DFL trifecta shooting for hat trick on controversial bills
Minnesota DFL lawmakers have been touting their new “trifecta” of power at the State Capitol since just after Election Day and now they’re putting that power on display.
On day three of the 2023 legislative session they put three bills on potential fast tracks to passage that have been stymied by Republicans for years. They held a hearing on a bill to put abortion rights in state law, conducted a news conference in support of a paid family and medical leave mandate on Minnesota businesses and introduced a bill to legalize recreational marijuana.
“Minnesotans are ready and I believe that 2023 is the year that we will legalize adult-use cannabis in Minnesota,” says bill author Rep. Zach Stephenson, DFL-Coon Rapids. “I don’t think it would be an exaggeration to say we’ve engaged in among the most robust bill-development processes of any legislation in the history of the legislature.”
It will face opposition among many Republicans and a variety of groups ranging from the Minnesota Safety Council to law enforcement to the Minnesota Trucking Association. Those groups held an online news conference early in the week voicing their opposition and comparing it to the bill last year that increased the levels of THC allowed in many edible products.
“In terms of traffic safety last year’s bill did not mention traffic safety at all or address it in any fashion so we would score it an F,” said Paul Aasen, executive director of the Minnesota Safety Council in describing a report card they used on the THC bill that will also be applied to the marijuana bill.
Senate Minority Leader Mark Johnson, R-East Grand Forks, had concerns a DFL marijuana bill could be “rushed” through the legislative process.
“We need to hear from law enforcement, employers, addiction counselors, educators, and others who have concerns about legalizing marijuana. We know that even small changes in this area of law can lead to huge changes in the market and in people’s practices,” Johnson said in a statement. “We don’t take the risks that marijuana poses to youth, minorities, and the vulnerable, lightly. The Senate DFL will need to decide if they want to rush this process to keep their political partners happy or take their time to decide if full-blown legalization is the right thing for Minnesota.”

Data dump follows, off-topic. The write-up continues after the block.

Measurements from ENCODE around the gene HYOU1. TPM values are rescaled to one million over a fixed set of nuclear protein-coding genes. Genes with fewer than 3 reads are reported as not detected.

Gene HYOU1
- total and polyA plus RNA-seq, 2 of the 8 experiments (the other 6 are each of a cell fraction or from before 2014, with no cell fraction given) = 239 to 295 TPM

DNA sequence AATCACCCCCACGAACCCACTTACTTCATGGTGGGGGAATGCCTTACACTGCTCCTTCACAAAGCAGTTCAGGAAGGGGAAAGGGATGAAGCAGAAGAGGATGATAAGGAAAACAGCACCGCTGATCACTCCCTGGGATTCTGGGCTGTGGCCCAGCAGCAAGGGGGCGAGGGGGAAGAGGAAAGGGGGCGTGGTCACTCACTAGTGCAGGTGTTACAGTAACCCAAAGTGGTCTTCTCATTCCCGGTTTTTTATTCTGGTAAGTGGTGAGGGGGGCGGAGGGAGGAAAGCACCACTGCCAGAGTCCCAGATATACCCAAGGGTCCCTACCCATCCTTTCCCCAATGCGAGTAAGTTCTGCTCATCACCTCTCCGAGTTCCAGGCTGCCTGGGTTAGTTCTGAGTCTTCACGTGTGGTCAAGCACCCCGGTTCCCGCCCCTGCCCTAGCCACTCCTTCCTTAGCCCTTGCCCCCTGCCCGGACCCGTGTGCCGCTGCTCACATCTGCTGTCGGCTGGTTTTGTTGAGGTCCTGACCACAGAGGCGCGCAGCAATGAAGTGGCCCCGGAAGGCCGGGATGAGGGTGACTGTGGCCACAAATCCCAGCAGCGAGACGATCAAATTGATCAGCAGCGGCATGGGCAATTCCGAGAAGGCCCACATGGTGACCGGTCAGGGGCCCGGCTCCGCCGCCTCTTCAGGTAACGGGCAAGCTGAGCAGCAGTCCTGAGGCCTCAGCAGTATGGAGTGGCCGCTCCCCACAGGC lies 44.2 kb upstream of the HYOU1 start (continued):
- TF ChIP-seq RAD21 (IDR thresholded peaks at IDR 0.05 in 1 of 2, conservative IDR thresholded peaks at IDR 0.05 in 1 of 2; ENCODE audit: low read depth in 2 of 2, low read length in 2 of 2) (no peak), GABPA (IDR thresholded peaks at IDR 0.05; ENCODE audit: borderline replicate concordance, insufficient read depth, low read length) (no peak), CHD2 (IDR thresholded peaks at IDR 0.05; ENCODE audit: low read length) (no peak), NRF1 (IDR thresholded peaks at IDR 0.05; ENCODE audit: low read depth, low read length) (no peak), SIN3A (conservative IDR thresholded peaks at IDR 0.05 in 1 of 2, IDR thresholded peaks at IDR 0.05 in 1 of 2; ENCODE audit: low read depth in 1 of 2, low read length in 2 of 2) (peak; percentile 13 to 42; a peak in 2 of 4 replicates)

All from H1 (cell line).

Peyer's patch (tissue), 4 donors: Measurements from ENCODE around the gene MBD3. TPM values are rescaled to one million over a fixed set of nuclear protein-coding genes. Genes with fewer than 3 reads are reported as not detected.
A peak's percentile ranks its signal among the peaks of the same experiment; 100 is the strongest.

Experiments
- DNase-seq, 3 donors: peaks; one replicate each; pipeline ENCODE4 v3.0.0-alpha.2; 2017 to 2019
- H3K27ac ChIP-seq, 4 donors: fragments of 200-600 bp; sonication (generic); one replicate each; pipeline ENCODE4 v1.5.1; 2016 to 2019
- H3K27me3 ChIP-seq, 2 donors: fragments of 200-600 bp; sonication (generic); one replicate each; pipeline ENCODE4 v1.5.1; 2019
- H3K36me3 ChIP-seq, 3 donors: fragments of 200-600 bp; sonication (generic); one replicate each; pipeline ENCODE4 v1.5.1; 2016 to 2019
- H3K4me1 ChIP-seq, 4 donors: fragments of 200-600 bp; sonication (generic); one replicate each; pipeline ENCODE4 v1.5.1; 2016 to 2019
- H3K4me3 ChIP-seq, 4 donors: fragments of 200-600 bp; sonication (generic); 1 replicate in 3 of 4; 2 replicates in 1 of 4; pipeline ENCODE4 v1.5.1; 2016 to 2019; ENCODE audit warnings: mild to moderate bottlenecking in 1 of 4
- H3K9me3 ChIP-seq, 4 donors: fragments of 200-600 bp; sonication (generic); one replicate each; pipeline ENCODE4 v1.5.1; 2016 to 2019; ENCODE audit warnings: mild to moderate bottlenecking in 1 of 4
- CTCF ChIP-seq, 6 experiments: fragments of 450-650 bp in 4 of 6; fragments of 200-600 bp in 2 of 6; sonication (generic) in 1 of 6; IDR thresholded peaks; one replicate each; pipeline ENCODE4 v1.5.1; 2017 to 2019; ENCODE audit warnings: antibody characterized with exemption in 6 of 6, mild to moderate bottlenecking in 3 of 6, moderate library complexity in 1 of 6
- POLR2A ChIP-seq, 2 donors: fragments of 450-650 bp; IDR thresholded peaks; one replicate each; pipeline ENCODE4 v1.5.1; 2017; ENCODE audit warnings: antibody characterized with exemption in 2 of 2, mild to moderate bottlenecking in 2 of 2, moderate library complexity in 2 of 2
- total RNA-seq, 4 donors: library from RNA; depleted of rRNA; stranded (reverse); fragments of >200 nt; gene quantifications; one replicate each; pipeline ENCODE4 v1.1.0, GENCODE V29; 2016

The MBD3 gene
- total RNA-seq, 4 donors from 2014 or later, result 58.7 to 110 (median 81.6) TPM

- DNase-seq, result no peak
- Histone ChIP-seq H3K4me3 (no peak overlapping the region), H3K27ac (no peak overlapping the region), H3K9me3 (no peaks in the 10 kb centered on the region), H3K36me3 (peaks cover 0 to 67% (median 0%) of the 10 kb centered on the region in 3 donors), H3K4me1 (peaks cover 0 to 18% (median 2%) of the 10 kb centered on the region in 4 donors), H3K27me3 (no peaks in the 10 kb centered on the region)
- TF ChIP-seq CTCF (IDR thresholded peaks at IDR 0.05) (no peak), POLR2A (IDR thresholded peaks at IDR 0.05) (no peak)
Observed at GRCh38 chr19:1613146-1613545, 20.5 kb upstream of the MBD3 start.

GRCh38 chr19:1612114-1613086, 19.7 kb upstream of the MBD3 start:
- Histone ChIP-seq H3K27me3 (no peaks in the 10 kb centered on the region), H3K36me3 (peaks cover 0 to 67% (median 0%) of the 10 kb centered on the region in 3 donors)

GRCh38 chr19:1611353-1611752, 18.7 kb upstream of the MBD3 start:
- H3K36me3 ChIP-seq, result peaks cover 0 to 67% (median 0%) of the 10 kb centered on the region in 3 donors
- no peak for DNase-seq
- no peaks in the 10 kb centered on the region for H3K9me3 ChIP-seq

The marijuana bill will get its first hearing of 2023 next week.
An abortion bill, House File 1, passed its first committee on Thursday.
“House File 1, the Protect Reproductive Options or the Pro Act establishes the fundamental right for each Minnesotan to make decisions about their own reproductive health care,” bill author Rep. Carlie Kotyza-Witthuhn, DFL-Eden Prairie, said in introducing her bill before the House Finance and Policy Committee.
The bill would codify the right to abortion, contraception use and other reproductive rights into state law instead of having to rely on previous court rulings. Opponents say it’s an extreme bill most Minnesotans wouldn’t support because it would allow late-term abortions.
“You’re going to allow for a 40-week old child to be killed,” testified Tim Miller of Pro-Life Action Ministries.
“I’m here as a young Minnesotan asking you to oppose this new law before you that could codify abortion up to the moment of birth,” said Ellisha Olson of Students for Life Action.
The bill passed the committee 11-8 along party lines with all Republicans voting against.
Hearings will also happen soon on a paid family and medical mandate on Minnesota businesses. A group representing at least 30 organizations supporting the legislation held a press conference on Thursday.
“To say this legislation has been thoroughly vetted would be an understatement,” said Bernie Burnham of the Minnesota AFL-CIO.
Burnham and others say a paid leave program mandate is necessary because not enough businesses are offering leave voluntarily.
“We need to insure that access to leave is not about being lucky enough to have an employer that recognizes your humanity,” says Rep. Ruth Richardson, DFL-Mendota Heights.